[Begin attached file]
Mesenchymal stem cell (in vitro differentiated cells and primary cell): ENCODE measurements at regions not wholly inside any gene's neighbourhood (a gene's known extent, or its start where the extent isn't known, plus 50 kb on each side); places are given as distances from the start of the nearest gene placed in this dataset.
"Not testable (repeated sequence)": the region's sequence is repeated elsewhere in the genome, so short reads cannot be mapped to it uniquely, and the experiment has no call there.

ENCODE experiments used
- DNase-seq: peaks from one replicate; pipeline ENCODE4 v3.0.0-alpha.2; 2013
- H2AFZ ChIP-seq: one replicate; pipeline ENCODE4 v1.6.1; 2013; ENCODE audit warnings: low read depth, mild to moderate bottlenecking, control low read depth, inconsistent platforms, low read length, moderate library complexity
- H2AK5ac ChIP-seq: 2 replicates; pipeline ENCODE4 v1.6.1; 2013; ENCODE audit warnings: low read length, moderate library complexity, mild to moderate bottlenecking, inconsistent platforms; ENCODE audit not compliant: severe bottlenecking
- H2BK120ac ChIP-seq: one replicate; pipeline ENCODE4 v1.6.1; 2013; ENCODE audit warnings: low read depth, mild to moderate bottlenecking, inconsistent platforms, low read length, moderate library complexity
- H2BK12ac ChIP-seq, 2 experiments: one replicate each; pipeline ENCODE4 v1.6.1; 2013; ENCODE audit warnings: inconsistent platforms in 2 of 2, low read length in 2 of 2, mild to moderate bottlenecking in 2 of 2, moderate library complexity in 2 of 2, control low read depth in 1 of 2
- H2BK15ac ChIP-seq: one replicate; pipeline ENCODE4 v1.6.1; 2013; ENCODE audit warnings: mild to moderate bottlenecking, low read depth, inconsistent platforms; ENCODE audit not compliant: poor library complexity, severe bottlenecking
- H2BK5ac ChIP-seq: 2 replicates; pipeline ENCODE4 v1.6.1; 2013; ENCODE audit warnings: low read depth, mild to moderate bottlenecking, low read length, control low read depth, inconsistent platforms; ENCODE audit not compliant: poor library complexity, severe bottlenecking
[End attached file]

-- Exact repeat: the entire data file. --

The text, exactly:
Mesenchymal stem cell (in vitro differentiated cells and primary cell): ENCODE measurements at regions not wholly inside any gene's neighbourhood (a gene's known extent, or its start where the extent isn't known, plus 50 kb on each side); places are given as distances from the start of the nearest gene placed in this dataset.
"Not testable (repeated sequence)": the region's sequence is repeated elsewhere in the genome, so short reads cannot be mapped to it uniquely, and the experiment has no call there.

ENCODE experiments used
- DNase-seq: peaks from one replicate; pipeline ENCODE4 v3.0.0-alpha.2; 2013
- H2AFZ ChIP-seq: one replicate; pipeline ENCODE4 v1.6.1; 2013; ENCODE audit warnings: low read depth, mild to moderate bottlenecking, control low read depth, inconsistent platforms, low read length, moderate library complexity
- H2AK5ac ChIP-seq: 2 replicates; pipeline ENCODE4 v1.6.1; 2013; ENCODE audit warnings: low read length, moderate library complexity, mild to moderate bottlenecking, inconsistent platforms; ENCODE audit not compliant: severe bottlenecking
- H2BK120ac ChIP-seq: one replicate; pipeline ENCODE4 v1.6.1; 2013; ENCODE audit warnings: low read depth, mild to moderate bottlenecking, inconsistent platforms, low read length, moderate library complexity
- H2BK12ac ChIP-seq, 2 experiments: one replicate each; pipeline ENCODE4 v1.6.1; 2013; ENCODE audit warnings: inconsistent platforms in 2 of 2, low read length in 2 of 2, mild to moderate bottlenecking in 2 of 2, moderate library complexity in 2 of 2, control low read depth in 1 of 2
- H2BK15ac ChIP-seq: one replicate; pipeline ENCODE4 v1.6.1; 2013; ENCODE audit warnings: mild to moderate bottlenecking, low read depth, inconsistent platforms; ENCODE audit not compliant: poor library complexity, severe bottlenecking
- H2BK5ac ChIP-seq: 2 replicates; pipeline ENCODE4 v1.6.1; 2013; ENCODE audit warnings: low read depth, mild to moderate bottlenecking, low read length, control low read depth, inconsistent platforms; ENCODE audit not compliant: poor library complexity, severe bottlenecking